Ten years ago, there was a common understanding in the international development community that policies to support entrepreneurship and firm growth in low- and middle-income countries (LMICs) were needed, but there was little rigorous evidence to inform the design and implementation of these policies around the world. The Small and Medium Enterprise Program (or SME Initiative, as it was called at that time) was born out of the need to fill this gap in knowledge and evidence. We aimed to achieve this by bringing together the worlds of research and policy to tackle important questions around the constraints to firm growth and find cost-effective solutions.

Founded by Dean Karlan (Northwestern University) and Antoinette Schoar (Massachusetts Institute of Technology) in 2011, the SME Initiative started with a small but committed team and a handful of research projects and soon grew to become a thriving and prolific research program. Over the last decade, the SME Program has been at the forefront of the evidence generation efforts to understand what works to support entrepreneurship and SME development in LMICs. We have developed and engaged a strong network of innovative and influential researchers and partnered with key decision-makers around the world to address some of the most important challenges faced by businesses and entrepreneurs in their path to growth. With a portfolio of nearly 200 research projects across 39 countries, the SME Program has been a key contributor to “what we know” in this sector, and an important voice in the dissemination of these lessons to the wide audience of policymakers and practitioners around the world. These achievements would not have been possible without the commitment, passion, expertise, generosity, and hard work of our researchers, advisors, partners, donors, and IPA staff across the world. To all of them, we are deeply grateful.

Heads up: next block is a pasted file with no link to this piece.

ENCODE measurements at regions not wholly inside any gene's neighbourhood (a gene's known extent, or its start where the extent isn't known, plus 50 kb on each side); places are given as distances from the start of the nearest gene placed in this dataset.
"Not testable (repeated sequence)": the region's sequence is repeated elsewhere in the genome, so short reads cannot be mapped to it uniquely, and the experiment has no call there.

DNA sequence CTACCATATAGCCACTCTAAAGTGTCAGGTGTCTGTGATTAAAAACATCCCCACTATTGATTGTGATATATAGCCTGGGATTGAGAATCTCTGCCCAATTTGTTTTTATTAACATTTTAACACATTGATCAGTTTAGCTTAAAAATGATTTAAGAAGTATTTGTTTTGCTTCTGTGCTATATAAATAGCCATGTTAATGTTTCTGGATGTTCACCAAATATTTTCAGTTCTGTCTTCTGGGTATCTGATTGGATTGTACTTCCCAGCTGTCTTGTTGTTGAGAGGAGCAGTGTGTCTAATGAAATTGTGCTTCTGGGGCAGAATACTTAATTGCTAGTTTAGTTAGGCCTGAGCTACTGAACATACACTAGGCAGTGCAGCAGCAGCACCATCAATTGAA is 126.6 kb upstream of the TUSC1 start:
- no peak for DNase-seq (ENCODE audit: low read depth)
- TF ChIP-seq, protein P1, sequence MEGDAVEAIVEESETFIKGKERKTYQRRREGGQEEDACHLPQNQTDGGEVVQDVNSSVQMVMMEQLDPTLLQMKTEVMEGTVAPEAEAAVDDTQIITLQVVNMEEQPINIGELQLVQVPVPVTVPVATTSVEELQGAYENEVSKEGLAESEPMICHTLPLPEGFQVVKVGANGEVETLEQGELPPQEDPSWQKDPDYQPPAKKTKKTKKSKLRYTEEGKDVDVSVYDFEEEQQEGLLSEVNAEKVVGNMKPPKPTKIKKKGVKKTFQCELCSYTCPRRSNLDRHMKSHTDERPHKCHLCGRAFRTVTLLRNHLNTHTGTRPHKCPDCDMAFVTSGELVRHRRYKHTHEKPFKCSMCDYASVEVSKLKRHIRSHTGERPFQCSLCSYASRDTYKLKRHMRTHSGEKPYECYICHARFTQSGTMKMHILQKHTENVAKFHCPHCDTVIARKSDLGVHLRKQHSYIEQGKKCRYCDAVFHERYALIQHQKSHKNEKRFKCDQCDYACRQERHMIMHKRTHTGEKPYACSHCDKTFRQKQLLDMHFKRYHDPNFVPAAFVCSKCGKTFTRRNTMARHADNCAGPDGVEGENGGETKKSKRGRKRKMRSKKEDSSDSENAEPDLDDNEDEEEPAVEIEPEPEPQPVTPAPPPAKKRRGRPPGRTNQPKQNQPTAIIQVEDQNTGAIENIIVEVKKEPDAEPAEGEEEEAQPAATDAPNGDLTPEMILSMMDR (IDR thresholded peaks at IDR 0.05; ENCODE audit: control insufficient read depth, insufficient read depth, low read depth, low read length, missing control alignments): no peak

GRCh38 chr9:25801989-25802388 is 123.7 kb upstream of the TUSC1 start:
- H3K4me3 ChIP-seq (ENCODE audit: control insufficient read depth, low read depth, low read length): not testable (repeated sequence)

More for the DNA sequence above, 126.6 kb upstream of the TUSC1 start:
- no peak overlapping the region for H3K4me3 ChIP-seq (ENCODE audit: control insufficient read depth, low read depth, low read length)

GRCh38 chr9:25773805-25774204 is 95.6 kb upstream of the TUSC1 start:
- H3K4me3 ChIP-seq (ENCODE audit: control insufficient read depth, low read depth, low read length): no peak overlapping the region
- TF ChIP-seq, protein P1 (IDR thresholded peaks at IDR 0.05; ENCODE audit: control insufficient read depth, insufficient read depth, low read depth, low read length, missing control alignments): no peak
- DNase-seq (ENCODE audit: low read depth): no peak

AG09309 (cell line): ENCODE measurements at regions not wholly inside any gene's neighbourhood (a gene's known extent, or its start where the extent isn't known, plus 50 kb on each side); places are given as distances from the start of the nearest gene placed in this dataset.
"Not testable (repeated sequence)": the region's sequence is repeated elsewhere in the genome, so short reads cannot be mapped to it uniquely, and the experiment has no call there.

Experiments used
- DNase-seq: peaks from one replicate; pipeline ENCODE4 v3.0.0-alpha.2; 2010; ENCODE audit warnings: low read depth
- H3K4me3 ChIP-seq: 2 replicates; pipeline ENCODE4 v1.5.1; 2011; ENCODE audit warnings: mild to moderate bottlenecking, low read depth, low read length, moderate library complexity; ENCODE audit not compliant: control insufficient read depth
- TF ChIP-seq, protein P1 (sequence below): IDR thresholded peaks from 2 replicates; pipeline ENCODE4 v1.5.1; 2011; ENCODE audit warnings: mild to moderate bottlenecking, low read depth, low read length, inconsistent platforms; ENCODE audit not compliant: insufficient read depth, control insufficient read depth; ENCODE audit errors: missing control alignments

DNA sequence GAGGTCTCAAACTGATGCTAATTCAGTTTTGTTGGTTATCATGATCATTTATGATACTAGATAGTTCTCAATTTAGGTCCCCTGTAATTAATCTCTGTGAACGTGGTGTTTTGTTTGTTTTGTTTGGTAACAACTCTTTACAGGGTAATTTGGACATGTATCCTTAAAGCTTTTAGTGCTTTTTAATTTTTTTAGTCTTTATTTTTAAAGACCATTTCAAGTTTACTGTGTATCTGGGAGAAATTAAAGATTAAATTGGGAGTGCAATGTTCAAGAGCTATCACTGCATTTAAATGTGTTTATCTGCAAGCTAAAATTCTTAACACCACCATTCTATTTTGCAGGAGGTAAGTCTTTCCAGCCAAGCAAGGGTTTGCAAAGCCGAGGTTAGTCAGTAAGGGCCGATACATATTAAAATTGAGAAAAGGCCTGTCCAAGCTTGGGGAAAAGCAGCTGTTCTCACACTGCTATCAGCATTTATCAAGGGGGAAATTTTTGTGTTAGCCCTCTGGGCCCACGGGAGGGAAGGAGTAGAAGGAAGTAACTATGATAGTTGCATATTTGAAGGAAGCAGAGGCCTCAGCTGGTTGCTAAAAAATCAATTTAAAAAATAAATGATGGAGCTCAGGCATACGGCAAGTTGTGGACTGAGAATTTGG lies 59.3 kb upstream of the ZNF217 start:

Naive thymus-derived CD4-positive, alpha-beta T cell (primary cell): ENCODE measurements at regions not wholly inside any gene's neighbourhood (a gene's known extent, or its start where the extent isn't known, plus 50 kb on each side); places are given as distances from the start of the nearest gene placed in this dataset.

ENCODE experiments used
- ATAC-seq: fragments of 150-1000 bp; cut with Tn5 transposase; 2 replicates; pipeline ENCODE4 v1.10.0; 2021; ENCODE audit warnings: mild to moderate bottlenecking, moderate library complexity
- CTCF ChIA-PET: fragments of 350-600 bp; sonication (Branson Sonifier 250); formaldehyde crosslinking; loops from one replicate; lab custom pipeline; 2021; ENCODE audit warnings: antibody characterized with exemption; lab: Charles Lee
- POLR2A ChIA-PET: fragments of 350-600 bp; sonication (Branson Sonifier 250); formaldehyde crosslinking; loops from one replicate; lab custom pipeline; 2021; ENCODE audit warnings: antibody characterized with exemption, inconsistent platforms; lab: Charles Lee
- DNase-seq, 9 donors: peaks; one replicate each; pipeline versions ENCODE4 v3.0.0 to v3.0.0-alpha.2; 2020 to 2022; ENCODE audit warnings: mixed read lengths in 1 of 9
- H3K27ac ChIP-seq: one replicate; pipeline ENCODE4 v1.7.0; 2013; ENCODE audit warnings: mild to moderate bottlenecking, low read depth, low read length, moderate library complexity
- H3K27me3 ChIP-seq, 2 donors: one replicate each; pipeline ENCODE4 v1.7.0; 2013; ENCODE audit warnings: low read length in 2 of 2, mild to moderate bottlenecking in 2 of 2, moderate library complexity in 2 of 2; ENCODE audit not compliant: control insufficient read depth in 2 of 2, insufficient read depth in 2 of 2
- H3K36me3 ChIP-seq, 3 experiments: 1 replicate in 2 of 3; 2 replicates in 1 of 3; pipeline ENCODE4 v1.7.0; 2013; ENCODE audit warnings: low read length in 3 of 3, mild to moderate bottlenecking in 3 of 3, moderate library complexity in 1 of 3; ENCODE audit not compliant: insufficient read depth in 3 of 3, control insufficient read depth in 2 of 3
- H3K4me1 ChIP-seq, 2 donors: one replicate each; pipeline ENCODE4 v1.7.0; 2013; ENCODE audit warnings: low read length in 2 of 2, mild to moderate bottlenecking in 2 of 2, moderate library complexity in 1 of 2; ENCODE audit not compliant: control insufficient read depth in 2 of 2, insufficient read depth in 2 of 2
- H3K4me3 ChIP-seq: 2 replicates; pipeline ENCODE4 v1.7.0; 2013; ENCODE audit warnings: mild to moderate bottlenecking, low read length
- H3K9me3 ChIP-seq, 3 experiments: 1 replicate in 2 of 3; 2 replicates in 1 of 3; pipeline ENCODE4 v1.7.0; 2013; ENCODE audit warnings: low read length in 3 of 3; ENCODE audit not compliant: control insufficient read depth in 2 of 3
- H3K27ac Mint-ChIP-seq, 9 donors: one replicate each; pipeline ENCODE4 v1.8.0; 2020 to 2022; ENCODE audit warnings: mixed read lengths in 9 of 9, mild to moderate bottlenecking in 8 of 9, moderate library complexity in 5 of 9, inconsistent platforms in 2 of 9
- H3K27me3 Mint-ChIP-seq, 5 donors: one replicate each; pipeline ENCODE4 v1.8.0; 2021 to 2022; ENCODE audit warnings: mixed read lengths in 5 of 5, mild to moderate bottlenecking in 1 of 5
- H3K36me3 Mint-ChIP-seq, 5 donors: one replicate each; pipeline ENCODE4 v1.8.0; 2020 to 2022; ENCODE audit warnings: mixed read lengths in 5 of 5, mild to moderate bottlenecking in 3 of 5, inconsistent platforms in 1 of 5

In this report, we share some of the lessons learned over the past ten years and outline our strategy for the years to come.

Publication type: 
Report
Date: 
December 16, 2021